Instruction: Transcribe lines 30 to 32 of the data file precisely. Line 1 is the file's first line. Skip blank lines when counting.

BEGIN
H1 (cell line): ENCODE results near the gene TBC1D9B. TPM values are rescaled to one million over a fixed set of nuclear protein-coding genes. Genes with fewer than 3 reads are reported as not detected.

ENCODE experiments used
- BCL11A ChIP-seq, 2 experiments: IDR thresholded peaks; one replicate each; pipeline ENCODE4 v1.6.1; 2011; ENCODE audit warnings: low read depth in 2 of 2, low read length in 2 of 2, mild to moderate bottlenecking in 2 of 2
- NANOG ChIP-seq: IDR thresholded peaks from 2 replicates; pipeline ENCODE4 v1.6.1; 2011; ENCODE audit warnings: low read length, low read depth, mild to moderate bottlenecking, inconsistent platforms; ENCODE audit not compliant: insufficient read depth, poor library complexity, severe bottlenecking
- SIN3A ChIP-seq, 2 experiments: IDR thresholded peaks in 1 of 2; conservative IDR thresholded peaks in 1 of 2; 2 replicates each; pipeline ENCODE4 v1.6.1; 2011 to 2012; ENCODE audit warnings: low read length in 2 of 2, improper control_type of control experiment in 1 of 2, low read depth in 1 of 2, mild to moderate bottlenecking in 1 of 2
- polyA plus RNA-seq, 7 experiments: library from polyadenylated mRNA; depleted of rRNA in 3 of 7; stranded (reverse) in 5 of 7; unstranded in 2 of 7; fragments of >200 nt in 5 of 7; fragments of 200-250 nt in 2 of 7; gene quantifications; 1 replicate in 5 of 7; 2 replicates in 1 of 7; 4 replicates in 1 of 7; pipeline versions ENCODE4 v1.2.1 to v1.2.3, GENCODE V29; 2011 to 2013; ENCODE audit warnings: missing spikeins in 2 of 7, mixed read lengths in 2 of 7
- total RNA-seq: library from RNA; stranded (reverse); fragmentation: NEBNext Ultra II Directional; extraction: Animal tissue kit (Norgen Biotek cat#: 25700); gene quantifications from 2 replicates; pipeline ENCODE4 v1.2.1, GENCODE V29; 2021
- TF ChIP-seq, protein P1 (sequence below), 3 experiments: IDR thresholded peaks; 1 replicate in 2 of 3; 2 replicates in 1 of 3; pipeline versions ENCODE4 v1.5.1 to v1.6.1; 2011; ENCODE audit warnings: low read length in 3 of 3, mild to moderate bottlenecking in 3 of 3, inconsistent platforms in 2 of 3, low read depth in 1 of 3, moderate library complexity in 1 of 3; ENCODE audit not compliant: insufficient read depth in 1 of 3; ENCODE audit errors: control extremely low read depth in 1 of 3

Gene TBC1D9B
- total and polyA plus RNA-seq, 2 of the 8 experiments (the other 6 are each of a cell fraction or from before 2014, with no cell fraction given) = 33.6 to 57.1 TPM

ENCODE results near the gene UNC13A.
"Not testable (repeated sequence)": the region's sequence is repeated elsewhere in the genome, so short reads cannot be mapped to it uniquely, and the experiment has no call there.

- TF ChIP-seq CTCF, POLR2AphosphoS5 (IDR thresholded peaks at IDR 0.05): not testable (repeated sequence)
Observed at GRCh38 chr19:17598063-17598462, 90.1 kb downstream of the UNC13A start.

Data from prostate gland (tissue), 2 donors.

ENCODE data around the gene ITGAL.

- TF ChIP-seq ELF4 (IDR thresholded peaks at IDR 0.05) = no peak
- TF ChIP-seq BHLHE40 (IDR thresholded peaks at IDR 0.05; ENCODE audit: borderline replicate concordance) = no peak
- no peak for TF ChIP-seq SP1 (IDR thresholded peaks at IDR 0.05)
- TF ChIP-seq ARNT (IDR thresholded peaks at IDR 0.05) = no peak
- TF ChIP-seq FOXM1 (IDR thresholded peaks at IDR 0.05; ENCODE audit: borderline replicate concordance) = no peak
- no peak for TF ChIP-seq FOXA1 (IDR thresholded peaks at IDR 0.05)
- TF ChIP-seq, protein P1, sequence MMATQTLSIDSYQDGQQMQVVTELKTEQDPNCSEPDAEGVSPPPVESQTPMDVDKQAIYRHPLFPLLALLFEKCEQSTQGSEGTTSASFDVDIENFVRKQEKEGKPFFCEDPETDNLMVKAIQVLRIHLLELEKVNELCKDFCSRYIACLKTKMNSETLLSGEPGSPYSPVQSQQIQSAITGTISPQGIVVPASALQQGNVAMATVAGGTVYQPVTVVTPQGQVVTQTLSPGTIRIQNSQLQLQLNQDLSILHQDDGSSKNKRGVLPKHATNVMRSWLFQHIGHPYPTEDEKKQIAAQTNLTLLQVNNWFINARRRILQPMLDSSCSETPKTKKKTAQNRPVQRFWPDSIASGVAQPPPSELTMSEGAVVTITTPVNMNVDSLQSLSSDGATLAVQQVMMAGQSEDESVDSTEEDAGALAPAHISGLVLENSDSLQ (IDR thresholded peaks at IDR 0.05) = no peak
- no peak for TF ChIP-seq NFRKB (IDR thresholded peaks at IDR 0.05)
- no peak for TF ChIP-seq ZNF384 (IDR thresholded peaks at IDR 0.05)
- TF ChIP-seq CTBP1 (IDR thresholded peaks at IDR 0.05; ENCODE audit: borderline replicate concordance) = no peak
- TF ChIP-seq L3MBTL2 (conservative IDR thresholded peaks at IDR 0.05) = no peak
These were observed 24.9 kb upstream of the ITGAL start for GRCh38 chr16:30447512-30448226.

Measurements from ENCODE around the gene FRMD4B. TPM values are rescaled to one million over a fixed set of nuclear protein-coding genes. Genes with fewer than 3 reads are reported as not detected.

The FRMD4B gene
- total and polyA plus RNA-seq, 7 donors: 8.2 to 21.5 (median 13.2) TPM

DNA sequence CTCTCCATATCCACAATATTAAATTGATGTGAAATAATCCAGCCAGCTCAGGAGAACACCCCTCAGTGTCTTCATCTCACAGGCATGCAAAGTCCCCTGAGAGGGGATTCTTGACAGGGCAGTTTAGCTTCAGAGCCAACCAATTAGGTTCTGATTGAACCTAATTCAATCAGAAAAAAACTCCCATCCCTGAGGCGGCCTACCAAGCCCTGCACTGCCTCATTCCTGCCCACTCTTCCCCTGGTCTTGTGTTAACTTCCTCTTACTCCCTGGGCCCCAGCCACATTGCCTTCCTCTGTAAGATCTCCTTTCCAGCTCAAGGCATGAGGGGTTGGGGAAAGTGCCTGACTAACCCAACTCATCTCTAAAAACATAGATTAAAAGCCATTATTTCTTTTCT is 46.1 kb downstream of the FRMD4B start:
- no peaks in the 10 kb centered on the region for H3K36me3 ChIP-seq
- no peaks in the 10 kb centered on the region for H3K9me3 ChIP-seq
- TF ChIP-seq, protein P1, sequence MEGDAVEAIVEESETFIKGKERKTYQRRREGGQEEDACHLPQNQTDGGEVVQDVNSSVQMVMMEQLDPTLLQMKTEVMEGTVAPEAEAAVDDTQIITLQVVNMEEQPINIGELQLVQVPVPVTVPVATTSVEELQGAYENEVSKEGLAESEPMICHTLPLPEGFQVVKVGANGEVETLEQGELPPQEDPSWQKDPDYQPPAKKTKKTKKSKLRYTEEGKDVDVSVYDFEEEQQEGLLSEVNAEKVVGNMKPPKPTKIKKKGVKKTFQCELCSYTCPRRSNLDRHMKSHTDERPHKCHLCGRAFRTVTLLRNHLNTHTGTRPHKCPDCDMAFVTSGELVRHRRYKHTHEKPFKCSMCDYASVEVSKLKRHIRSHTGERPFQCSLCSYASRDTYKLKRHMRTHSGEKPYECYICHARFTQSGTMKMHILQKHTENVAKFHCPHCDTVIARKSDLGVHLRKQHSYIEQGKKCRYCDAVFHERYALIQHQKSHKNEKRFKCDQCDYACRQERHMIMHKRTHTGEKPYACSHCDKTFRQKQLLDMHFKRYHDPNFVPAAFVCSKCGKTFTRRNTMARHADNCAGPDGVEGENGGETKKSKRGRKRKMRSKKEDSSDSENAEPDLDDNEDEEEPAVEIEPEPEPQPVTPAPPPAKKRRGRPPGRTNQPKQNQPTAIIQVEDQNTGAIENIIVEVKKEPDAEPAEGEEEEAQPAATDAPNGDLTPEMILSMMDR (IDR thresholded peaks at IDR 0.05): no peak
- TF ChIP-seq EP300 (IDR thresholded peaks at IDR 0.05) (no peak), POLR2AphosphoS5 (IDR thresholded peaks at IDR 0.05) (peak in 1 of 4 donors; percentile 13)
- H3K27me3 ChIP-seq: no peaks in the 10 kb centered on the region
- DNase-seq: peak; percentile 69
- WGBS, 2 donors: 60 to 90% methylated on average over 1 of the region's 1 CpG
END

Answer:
The FRMD4B gene
- total and polyA plus RNA-seq, 7 donors: 8.2 to 21.5 (median 13.2) TPM

DNA sequence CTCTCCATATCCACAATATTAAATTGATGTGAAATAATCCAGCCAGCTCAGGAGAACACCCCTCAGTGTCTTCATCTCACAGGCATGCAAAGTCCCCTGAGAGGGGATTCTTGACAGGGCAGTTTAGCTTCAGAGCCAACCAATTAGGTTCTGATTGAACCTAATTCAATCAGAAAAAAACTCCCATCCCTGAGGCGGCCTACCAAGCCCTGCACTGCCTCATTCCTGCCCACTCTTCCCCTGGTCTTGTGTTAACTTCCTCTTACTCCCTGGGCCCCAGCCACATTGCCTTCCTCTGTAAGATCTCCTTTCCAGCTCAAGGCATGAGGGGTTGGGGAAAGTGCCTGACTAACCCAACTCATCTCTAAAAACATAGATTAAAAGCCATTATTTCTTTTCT is 46.1 kb downstream of the FRMD4B start: